Josie Taylor | October 18, 2021
States in the Colorado River basin, along with tribal leaders told a congressional panel Friday that states in the Colorado River Basin are adjusting to the reality that their rights outstrip the available water by nearly one-third. Climate change will likely make this situation worse as time goes on.
Representatives from the seven Western states — Arizona, Colorado, Nevada, New Mexico, California, Utah and Wyoming — that depend on the river for drinking water and irrigation said at a U.S. House Natural Resources subcommittee hearing that they are preparing for a future where the river and their needs and legal entitelments do not match.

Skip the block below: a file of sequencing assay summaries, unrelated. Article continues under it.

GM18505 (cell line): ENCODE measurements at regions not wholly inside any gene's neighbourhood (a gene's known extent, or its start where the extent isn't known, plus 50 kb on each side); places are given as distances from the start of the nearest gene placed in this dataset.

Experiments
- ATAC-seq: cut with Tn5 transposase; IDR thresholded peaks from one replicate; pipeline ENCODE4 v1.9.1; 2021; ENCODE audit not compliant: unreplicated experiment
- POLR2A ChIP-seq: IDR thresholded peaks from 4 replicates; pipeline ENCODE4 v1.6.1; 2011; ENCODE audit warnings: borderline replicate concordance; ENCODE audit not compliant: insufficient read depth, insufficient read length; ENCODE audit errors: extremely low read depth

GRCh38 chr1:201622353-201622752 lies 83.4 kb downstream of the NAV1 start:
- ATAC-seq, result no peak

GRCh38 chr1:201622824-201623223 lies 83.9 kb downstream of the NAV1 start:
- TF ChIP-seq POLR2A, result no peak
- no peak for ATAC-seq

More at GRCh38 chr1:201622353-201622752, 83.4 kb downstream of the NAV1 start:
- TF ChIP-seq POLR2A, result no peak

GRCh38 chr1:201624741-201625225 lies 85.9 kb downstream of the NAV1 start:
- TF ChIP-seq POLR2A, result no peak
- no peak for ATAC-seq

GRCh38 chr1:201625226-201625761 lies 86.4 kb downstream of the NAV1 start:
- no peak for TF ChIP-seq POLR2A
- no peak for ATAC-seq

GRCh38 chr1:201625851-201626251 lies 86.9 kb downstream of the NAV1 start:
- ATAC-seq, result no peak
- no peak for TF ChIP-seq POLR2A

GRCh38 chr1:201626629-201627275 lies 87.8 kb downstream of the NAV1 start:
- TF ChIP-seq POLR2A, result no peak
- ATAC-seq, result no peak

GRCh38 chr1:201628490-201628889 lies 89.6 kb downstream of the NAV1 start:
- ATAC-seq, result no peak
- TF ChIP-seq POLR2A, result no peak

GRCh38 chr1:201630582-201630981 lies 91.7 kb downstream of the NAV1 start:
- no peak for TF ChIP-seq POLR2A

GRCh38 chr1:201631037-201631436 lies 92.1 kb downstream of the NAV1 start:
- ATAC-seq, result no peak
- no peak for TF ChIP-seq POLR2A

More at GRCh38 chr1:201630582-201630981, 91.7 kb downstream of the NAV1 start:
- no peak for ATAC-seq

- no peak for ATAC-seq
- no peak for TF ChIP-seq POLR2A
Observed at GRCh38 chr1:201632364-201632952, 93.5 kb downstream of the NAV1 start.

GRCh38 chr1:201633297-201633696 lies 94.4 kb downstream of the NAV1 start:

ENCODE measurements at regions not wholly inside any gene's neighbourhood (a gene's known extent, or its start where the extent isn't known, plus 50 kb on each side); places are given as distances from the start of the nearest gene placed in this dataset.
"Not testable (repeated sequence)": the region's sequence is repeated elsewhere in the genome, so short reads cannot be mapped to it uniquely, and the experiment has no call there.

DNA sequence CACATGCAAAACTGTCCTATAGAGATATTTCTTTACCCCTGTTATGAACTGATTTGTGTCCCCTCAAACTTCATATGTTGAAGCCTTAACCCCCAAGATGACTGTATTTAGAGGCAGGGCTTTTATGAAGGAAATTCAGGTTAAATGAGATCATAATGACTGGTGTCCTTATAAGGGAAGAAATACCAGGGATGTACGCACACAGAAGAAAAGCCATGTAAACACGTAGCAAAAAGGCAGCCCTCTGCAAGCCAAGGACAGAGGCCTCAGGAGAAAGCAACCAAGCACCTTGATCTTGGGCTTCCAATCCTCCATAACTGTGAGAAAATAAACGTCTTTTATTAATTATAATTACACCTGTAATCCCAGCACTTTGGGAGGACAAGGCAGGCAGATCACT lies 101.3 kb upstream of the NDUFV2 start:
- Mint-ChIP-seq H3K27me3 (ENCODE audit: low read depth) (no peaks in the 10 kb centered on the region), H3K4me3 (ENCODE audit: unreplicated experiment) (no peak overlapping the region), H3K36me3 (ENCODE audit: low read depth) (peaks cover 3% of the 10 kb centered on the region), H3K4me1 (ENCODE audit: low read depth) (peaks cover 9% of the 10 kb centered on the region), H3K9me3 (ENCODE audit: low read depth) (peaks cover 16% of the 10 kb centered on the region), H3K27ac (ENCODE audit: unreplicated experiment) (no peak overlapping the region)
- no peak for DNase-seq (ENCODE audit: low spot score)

State officials and lawmakers emphasized how serious the situation was, but did offer many solutions beyond general appeals to conservation and collaboration.
States and tribes in the basin are legally entitled to 15 million acre-feet of water per year, with another 1.5 million going to Mexico, but only about 12.4 million has flowed in an average year over the last two decades.
The deficit is the result of a years-long drought that was tied to climate change, U.S. Rep. Jared Huffman, a California Democrat who chairs the House Subcommittee on Water, Oceans and Wildlife, and others said.